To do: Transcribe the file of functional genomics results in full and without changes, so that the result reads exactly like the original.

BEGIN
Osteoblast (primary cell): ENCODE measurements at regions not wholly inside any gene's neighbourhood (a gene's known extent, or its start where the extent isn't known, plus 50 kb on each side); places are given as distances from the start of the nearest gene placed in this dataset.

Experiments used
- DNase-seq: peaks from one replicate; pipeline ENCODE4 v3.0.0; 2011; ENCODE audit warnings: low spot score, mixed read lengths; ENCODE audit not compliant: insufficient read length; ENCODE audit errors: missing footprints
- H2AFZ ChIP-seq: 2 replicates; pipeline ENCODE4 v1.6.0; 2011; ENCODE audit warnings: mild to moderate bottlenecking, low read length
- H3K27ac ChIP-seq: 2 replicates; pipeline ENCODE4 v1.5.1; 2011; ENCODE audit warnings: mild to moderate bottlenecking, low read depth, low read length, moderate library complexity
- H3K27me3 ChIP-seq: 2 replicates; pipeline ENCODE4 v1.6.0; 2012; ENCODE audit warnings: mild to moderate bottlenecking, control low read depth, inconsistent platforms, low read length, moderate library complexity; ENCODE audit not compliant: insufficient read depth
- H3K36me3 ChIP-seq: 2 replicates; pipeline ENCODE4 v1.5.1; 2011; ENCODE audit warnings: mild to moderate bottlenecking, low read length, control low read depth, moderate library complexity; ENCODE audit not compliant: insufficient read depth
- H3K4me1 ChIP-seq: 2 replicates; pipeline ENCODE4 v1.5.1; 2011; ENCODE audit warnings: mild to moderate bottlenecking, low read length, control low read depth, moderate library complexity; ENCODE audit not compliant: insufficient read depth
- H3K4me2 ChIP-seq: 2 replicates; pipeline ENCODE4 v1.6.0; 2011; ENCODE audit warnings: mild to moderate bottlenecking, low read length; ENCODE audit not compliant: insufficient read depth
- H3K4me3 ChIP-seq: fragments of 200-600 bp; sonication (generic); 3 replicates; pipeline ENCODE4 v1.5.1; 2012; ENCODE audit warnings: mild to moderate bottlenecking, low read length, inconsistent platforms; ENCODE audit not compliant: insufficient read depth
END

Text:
Osteoblast (primary cell): ENCODE measurements at regions not wholly inside any gene's neighbourhood (a gene's known extent, or its start where the extent isn't known, plus 50 kb on each side); places are given as distances from the start of the nearest gene placed in this dataset.

Experiments used
- DNase-seq: peaks from one replicate; pipeline ENCODE4 v3.0.0; 2011; ENCODE audit warnings: low spot score, mixed read lengths; ENCODE audit not compliant: insufficient read length; ENCODE audit errors: missing footprints
- H2AFZ ChIP-seq: 2 replicates; pipeline ENCODE4 v1.6.0; 2011; ENCODE audit warnings: mild to moderate bottlenecking, low read length
- H3K27ac ChIP-seq: 2 replicates; pipeline ENCODE4 v1.5.1; 2011; ENCODE audit warnings: mild to moderate bottlenecking, low read depth, low read length, moderate library complexity
- H3K27me3 ChIP-seq: 2 replicates; pipeline ENCODE4 v1.6.0; 2012; ENCODE audit warnings: mild to moderate bottlenecking, control low read depth, inconsistent platforms, low read length, moderate library complexity; ENCODE audit not compliant: insufficient read depth
- H3K36me3 ChIP-seq: 2 replicates; pipeline ENCODE4 v1.5.1; 2011; ENCODE audit warnings: mild to moderate bottlenecking, low read length, control low read depth, moderate library complexity; ENCODE audit not compliant: insufficient read depth
- H3K4me1 ChIP-seq: 2 replicates; pipeline ENCODE4 v1.5.1; 2011; ENCODE audit warnings: mild to moderate bottlenecking, low read length, control low read depth, moderate library complexity; ENCODE audit not compliant: insufficient read depth
- H3K4me2 ChIP-seq: 2 replicates; pipeline ENCODE4 v1.6.0; 2011; ENCODE audit warnings: mild to moderate bottlenecking, low read length; ENCODE audit not compliant: insufficient read depth
- H3K4me3 ChIP-seq: fragments of 200-600 bp; sonication (generic); 3 replicates; pipeline ENCODE4 v1.5.1; 2012; ENCODE audit warnings: mild to moderate bottlenecking, low read length, inconsistent platforms; ENCODE audit not compliant: insufficient read depth